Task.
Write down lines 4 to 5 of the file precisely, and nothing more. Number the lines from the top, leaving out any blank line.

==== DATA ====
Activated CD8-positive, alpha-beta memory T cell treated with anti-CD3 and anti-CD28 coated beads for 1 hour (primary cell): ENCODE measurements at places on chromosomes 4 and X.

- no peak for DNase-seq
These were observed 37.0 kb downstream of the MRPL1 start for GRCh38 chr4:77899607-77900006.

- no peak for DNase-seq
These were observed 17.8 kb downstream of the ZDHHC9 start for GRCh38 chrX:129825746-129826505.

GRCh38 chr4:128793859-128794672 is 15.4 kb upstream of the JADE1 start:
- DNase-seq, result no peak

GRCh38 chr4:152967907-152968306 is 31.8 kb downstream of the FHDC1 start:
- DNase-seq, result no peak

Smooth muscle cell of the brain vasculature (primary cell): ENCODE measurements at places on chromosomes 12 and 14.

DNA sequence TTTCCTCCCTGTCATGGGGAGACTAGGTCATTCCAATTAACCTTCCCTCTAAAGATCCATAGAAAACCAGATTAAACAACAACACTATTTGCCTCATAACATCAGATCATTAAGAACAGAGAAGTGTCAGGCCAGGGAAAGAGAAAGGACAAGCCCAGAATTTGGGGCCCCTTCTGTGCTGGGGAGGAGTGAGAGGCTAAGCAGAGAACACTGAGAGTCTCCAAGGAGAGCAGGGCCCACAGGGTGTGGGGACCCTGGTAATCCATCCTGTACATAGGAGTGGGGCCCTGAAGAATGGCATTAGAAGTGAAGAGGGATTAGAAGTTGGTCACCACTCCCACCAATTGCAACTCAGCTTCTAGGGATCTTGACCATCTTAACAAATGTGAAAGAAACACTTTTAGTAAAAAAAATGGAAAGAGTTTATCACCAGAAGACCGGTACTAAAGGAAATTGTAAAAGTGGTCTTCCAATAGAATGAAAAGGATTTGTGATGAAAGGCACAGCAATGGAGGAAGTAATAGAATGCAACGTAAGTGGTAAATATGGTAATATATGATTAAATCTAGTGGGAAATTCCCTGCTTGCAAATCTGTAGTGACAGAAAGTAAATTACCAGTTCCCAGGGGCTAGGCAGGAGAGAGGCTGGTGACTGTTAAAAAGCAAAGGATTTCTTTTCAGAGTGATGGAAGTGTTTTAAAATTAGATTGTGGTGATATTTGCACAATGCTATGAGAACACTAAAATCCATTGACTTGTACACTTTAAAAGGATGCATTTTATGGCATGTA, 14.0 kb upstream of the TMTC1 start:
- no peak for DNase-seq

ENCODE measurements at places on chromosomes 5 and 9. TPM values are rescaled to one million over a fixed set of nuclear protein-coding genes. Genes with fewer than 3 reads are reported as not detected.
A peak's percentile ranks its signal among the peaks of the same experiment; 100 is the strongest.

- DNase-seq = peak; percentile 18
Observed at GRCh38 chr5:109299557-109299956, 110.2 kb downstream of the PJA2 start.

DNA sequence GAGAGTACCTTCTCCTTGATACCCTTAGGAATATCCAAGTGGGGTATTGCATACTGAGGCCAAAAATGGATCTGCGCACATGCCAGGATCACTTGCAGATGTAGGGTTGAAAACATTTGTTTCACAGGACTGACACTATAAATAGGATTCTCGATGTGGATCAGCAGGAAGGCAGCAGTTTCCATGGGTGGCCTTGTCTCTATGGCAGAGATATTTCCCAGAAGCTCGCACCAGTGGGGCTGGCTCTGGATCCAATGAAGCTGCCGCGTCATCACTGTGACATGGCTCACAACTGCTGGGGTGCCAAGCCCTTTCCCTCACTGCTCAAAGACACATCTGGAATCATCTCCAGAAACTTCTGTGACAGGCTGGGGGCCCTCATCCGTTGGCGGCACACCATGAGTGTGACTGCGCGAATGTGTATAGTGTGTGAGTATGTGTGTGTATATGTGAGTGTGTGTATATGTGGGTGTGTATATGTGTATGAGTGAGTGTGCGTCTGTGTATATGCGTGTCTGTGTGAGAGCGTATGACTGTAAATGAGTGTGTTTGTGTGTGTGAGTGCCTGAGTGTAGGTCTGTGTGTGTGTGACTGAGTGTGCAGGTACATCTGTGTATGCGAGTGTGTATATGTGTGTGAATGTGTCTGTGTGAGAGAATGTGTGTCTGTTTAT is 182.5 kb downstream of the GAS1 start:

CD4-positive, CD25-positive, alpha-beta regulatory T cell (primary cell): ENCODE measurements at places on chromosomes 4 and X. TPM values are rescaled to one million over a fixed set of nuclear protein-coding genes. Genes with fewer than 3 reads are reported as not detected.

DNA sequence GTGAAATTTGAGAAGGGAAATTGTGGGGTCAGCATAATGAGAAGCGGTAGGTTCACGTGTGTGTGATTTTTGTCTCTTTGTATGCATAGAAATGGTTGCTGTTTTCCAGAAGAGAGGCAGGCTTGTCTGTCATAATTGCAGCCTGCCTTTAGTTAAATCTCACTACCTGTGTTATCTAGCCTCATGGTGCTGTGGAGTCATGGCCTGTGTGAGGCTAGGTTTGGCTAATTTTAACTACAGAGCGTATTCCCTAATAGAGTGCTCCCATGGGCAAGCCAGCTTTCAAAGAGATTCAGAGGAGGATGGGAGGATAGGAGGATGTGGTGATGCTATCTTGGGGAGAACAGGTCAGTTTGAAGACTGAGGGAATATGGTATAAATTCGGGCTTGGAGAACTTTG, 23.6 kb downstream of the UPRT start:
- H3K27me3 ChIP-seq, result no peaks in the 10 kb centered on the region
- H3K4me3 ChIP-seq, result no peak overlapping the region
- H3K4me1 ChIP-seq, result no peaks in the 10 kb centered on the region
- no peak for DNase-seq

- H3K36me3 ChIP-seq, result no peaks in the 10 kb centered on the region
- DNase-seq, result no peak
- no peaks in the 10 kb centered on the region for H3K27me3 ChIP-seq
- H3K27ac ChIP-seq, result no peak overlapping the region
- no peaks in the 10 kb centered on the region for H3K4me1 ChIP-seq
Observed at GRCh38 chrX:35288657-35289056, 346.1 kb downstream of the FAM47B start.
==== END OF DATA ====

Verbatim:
- no peak for DNase-seq
These were observed 17.8 kb downstream of the ZDHHC9 start for GRCh38 chrX:129825746-129826505.